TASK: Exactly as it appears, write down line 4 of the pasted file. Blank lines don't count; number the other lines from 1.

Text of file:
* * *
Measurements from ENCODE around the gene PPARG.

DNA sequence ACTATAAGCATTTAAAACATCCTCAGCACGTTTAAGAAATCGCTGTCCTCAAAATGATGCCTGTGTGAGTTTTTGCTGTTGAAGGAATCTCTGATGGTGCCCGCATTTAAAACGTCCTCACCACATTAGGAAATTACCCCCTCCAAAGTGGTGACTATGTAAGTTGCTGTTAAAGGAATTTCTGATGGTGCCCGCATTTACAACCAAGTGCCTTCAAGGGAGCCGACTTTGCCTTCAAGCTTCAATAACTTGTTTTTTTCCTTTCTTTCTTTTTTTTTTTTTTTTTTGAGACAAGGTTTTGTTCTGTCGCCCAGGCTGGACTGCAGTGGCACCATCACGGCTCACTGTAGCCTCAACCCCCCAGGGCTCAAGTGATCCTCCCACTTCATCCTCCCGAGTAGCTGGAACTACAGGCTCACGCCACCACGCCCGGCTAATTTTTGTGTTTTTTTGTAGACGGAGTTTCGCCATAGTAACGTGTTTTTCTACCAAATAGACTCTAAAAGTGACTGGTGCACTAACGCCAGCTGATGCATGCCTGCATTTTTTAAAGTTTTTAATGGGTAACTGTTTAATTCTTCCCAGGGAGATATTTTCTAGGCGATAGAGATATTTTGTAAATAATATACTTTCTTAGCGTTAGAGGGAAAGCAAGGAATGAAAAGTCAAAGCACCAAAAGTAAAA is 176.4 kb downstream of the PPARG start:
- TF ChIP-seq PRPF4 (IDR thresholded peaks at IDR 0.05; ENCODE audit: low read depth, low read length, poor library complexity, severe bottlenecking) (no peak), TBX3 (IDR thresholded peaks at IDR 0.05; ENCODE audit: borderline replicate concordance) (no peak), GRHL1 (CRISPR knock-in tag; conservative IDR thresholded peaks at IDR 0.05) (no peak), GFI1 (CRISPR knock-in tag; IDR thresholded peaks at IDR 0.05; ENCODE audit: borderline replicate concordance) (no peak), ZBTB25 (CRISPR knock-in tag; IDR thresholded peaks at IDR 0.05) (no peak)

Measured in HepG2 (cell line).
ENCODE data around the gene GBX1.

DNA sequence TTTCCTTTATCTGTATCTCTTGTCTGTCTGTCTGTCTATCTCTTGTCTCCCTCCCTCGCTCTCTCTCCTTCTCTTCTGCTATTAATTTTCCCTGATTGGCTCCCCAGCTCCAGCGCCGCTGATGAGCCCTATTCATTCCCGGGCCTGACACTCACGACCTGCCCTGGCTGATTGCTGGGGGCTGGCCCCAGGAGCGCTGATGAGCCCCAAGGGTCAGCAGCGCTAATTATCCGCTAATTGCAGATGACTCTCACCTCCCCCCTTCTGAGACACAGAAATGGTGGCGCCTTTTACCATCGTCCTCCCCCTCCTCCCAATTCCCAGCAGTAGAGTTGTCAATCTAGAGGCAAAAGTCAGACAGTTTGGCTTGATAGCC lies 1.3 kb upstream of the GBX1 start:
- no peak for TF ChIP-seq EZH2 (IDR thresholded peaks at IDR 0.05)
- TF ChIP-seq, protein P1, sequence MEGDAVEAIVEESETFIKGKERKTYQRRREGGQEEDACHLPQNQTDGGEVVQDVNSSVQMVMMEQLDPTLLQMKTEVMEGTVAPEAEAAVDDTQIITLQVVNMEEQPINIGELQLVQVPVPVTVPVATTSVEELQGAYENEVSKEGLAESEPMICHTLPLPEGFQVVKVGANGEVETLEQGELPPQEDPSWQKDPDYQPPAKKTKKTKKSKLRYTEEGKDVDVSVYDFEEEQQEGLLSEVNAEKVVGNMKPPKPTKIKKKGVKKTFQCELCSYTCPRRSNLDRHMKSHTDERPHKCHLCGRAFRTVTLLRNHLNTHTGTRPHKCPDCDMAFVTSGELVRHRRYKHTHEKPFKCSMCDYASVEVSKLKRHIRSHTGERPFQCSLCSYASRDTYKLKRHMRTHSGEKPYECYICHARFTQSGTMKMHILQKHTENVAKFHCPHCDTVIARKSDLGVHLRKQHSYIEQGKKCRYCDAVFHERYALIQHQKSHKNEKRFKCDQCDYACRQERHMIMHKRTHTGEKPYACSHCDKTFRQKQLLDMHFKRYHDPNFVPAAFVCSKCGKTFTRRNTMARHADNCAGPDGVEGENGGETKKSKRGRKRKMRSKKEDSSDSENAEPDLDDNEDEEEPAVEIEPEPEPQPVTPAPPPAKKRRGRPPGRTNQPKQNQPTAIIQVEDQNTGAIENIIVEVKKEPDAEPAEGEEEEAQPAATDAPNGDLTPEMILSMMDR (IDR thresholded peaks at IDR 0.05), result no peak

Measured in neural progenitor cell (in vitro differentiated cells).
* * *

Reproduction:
Measured in HepG2 (cell line).